Equinix Offers Global Ethernet Peering
The company, which already plays host to Internet exchange points between carriers, aims to do the same for Ethernet services by launching the Equinix Carrier Ethernet Exchange platform, being announced today at ITU Telecom World 2009 in Geneva. (See Equinix, AlcaLu Create Ethernet Exchange.)
An Ethernet peering point has been a missing link in the industry's attempts to spread the Ethernet services to the corners of the universe. Such a facility would make it easier for carriers to hand off services to one another -- which, in turn, would let them expand the reach of their Ethernet services. (See MEF Peers Consider Ethernet Exchange.)
To date, carriers have had to hand-craft a network handoff agreement every time they want to connect to another Ethernet service provider. In Equinix's facilities, 80 operators have made these kinds of ad hoc arrangements, says Jarrett Appleby, Equinix's chief marketing officer.
"It's really a long process. It can take you nine or 12 months per carrier," says Appleby. Granted, it's in his best interest to say that, but he's also seen people go through the process; he previously worked at Yipes, the Ethernet services provider that was acquired by Reliance Communications Ltd. (See Reliance Bags Yipes for $300M and Yipes, KPN Study NNI.)
The MEF is finalizing standards for this kind of network-to-network interface (NNI). Even so, a neutral third-party host for Ethernet peering -- the same job that companies such as Equinix and Amsterdam Internet Exchange B.V. (AMS-IX) already do for Internet service providers -- would simpify the process.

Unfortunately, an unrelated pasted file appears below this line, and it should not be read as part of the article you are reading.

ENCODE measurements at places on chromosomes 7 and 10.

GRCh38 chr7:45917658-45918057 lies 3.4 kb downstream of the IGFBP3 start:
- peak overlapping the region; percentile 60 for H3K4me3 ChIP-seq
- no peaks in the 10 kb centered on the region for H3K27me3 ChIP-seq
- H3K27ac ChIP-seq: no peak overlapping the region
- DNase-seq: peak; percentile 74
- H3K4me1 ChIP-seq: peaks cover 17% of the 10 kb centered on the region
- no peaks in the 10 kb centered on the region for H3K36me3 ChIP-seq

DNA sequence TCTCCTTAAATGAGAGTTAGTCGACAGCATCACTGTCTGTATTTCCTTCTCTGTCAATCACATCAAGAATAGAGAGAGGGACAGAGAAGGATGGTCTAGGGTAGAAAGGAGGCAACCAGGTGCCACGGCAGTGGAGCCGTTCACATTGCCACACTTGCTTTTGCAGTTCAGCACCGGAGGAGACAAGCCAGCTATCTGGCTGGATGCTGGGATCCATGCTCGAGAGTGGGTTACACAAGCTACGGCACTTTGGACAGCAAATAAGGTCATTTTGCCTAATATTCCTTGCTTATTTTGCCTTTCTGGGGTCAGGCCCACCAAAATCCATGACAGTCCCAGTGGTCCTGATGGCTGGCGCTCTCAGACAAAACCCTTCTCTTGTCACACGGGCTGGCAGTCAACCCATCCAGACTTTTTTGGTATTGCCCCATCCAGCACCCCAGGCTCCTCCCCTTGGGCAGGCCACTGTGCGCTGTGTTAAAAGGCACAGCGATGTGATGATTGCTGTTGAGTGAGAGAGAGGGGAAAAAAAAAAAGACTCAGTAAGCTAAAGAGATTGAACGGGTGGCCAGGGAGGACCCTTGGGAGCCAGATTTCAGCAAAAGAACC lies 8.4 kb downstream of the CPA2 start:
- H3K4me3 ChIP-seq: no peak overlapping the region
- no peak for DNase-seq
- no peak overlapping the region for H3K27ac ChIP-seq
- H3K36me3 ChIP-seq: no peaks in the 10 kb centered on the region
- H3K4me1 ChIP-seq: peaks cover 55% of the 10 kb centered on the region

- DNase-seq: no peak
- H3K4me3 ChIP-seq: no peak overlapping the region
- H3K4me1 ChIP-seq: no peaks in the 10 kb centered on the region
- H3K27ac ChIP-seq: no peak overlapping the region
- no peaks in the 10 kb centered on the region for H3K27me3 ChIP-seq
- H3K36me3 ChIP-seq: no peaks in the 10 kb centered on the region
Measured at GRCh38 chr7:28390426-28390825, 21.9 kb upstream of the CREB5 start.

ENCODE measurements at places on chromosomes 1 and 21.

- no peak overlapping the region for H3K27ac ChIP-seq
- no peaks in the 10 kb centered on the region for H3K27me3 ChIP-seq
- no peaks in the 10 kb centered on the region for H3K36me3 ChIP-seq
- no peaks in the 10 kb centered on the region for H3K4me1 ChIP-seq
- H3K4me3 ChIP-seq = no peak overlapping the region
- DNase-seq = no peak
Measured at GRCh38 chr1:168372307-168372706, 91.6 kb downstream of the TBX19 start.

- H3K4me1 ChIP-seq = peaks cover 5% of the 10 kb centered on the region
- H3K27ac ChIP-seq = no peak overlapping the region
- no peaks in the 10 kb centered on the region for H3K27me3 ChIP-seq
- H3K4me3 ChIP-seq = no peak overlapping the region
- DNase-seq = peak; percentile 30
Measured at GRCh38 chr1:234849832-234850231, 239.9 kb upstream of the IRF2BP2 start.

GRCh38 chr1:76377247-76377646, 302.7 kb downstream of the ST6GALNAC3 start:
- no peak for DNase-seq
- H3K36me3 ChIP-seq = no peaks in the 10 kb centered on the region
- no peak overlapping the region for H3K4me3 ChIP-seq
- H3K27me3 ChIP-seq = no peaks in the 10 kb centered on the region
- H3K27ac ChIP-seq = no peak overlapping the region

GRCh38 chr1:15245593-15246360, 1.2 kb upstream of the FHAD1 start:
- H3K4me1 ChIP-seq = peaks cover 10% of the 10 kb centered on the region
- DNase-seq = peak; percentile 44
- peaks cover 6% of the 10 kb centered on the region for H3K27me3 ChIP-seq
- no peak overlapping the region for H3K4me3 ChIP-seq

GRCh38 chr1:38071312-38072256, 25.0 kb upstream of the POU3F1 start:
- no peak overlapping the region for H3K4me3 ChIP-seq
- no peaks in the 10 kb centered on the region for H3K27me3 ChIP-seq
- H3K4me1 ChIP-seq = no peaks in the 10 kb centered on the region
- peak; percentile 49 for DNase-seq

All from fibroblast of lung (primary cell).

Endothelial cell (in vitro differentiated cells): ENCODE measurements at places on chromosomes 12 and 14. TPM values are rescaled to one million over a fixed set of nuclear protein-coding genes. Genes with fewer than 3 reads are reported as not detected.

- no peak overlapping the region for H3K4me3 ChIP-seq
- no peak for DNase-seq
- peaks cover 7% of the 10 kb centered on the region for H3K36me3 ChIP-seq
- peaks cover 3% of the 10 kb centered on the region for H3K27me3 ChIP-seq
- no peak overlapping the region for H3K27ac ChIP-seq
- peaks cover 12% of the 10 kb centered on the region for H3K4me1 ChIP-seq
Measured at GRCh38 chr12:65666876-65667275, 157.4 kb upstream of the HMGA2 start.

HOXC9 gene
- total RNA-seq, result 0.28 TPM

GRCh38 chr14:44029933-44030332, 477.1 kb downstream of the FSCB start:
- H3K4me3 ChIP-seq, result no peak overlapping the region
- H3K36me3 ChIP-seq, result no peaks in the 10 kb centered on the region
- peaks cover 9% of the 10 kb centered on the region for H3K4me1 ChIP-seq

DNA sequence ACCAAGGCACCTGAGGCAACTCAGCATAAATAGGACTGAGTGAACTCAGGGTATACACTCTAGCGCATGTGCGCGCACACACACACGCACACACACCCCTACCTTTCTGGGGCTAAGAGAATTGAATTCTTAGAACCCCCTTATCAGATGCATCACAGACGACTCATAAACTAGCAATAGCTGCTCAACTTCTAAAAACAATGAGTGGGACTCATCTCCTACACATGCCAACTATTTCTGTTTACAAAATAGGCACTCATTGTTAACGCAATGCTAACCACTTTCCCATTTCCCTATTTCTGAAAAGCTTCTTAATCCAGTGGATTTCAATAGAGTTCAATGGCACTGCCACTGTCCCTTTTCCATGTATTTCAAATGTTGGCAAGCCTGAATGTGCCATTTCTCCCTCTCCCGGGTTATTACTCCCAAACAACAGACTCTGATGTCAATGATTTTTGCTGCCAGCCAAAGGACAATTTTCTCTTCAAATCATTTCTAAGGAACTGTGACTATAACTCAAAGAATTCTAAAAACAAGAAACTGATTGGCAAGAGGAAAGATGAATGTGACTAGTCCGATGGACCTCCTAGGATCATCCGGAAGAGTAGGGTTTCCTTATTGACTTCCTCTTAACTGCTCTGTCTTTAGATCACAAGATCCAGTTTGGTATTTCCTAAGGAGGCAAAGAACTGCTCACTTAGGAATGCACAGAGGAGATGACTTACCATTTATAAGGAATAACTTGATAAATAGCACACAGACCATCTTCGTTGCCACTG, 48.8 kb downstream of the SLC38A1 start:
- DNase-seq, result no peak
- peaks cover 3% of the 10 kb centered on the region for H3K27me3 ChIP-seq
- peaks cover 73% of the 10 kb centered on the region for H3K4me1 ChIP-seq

Equinix, which has deployed Alcatel-Lucent (NYSE: ALU)'s 7750 services router as its peering platform, has engaged with "every major international Ethernet service provider," and is "in trials" with a number of them, says the company's director of innovation, Jonathan Lin.
Heavy Reading senior analyst Stan Hubbard, who tracks the carrier Ethernet services market, says he's "very excited about the Equinix announcement. I think it’s a big step forward for the industry. It promises to help operators accelerate the expansion of their Ethernet services into new markets and new locations by making the network-to-network interconnection process more efficient."
Other companies beyond Equinix are likely to get into the Ethernet peering business -- it's even been theorized that Nan Chen, the MEF's president, is working on such a thing with his latest venture, CENX. (See Nan Chen Takes CENX Route.)
"I thought Nan might do this," Appleby says. "The advantage we have, and the reason we're an early mover on this, is that we already have the locations, and we have the network community. It's not a big cost for us to add the service to our sites."
— Craig Matsumoto, West Coast Editor, Light Reading
Interested in learning more on this topic? Then come to Ethernet Expo 2009, Light Reading’s ninth conference and exposition covering the hot topic of Carrier Ethernet network technologies and services in North America. To be staged in New York, November 3 & 4, admission is free for attendees meeting our prequalification criteria. For more information, or to register, click here.